Geophysical Investigation of the Breccias Impact on Reservoir Quality in the Madison Formation, The Beartooth Region, Montana, U.S.A
AlKawai, Wisam H.1
(1)Exploration Advanced Research Center, Saudi Aramco, Dhahran, Saudi Arabia.
The Beartooth area in Red Lodge Montana (USA) is a highly structured area due to the Laramide orogeny that caused thrust faulting of the strata including the Madison Formation. Geologic models show the existence of different types of breccias within the Formation that resulted from different brecciation processes such as tectonics and sub-aerial exposure. Studies of the Madison Formation propose that breccias (particularly tectonic breccias) do not improve permeability due to the cementation of these breccias. Borehole geophysical data were collected from a well drilled through the uplifted Madison Formation overlain by alluvial deposits to examine the impact of brecciation on reservoir quality. Based on the data obtained, breccias have not enhanced permeability and reservoir quality because because of considerable amounts of calcite cementation present.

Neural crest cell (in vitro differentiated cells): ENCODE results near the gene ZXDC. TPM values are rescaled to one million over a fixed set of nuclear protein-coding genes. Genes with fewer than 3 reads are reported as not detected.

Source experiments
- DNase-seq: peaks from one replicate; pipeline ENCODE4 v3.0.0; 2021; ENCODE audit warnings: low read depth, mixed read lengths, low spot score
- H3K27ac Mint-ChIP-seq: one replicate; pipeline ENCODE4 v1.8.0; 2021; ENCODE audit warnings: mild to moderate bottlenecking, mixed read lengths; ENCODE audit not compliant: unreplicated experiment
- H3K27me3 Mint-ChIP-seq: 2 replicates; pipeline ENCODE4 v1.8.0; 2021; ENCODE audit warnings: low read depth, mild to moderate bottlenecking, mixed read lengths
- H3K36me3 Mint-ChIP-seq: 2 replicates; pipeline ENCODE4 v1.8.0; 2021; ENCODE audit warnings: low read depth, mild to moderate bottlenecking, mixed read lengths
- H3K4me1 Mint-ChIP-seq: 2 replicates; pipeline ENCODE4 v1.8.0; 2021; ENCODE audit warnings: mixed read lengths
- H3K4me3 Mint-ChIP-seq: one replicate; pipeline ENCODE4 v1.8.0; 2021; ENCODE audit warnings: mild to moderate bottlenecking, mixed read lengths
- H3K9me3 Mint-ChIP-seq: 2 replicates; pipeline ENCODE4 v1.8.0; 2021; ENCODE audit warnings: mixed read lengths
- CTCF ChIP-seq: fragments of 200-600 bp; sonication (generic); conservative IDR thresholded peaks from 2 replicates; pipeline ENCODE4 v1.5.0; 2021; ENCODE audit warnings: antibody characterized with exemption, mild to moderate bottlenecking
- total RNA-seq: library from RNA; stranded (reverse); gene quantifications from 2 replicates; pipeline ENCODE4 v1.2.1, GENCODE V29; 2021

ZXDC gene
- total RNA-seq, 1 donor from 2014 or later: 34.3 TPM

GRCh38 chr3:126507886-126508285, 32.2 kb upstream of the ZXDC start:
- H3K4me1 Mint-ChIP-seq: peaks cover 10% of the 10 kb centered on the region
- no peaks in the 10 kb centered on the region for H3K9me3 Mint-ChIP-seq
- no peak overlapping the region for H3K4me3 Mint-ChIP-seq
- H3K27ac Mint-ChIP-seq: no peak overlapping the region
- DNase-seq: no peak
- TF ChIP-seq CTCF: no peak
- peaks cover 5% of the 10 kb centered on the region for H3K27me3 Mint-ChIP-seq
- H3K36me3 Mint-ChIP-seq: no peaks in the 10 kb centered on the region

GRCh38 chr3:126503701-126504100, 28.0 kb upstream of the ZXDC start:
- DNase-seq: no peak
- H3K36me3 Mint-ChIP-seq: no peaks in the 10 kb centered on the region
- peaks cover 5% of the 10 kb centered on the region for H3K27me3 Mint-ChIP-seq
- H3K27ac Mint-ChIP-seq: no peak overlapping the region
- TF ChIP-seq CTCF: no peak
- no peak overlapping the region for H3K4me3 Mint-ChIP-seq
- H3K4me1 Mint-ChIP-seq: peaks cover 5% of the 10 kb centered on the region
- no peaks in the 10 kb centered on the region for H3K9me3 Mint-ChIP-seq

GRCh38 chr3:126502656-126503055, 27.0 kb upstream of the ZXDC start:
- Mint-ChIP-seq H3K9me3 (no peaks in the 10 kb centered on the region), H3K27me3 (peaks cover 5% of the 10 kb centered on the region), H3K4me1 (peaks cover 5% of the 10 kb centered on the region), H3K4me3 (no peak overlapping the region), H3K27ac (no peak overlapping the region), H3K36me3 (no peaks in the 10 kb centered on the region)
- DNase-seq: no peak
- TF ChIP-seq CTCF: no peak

The VSP data shows that part of the Madison Formation has a relatively low P-wave velocity of 2650 m/s and a high Vp/Vs ratio of 2.23. These values indicate the Madison Formation has a lower rigidity than typical carbonate rocks. Hence it is likely that brecciation has cause increased attenuation/scattering of seismic energy whilst simultaneously decreasing the rock strength or rigidity. In addition to the VSP data, the gamma ray logs in the Madison Formation show relatively high values suggesting there are considerable amounts of radioactive minerals associated with the calcite cementation. Full waveform sonic logging is used to map the breccias through seismic wave attenuation. The full waveform sonic log data shows variations in in the types of the waves attenuated within the breccias suggesting a low connectivity of the breccias.
AAPG Search and Discovery Article #90135©2011 AAPG International Conference and Exhibition, Milan, Italy, 23-26 October 2011.